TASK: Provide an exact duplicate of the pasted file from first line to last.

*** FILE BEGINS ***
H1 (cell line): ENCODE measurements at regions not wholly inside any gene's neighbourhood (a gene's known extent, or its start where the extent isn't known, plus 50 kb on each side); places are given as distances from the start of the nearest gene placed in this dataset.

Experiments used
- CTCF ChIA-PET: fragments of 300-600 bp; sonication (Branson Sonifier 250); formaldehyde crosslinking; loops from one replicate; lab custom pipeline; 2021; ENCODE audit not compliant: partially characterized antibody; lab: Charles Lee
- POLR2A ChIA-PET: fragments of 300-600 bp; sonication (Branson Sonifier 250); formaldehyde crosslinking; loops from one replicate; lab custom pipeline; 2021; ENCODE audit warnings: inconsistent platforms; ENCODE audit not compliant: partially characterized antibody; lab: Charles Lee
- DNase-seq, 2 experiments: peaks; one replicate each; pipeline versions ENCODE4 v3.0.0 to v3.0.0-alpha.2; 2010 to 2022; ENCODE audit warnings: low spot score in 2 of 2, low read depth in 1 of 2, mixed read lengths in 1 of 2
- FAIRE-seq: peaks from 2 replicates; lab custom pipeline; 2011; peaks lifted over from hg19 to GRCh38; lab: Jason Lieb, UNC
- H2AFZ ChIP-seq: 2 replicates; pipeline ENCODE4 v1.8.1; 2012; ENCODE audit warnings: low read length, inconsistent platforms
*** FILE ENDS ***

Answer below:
H1 (cell line): ENCODE measurements at regions not wholly inside any gene's neighbourhood (a gene's known extent, or its start where the extent isn't known, plus 50 kb on each side); places are given as distances from the start of the nearest gene placed in this dataset.

Experiments used
- CTCF ChIA-PET: fragments of 300-600 bp; sonication (Branson Sonifier 250); formaldehyde crosslinking; loops from one replicate; lab custom pipeline; 2021; ENCODE audit not compliant: partially characterized antibody; lab: Charles Lee
- POLR2A ChIA-PET: fragments of 300-600 bp; sonication (Branson Sonifier 250); formaldehyde crosslinking; loops from one replicate; lab custom pipeline; 2021; ENCODE audit warnings: inconsistent platforms; ENCODE audit not compliant: partially characterized antibody; lab: Charles Lee
- DNase-seq, 2 experiments: peaks; one replicate each; pipeline versions ENCODE4 v3.0.0 to v3.0.0-alpha.2; 2010 to 2022; ENCODE audit warnings: low spot score in 2 of 2, low read depth in 1 of 2, mixed read lengths in 1 of 2
- FAIRE-seq: peaks from 2 replicates; lab custom pipeline; 2011; peaks lifted over from hg19 to GRCh38; lab: Jason Lieb, UNC
- H2AFZ ChIP-seq: 2 replicates; pipeline ENCODE4 v1.8.1; 2012; ENCODE audit warnings: low read length, inconsistent platforms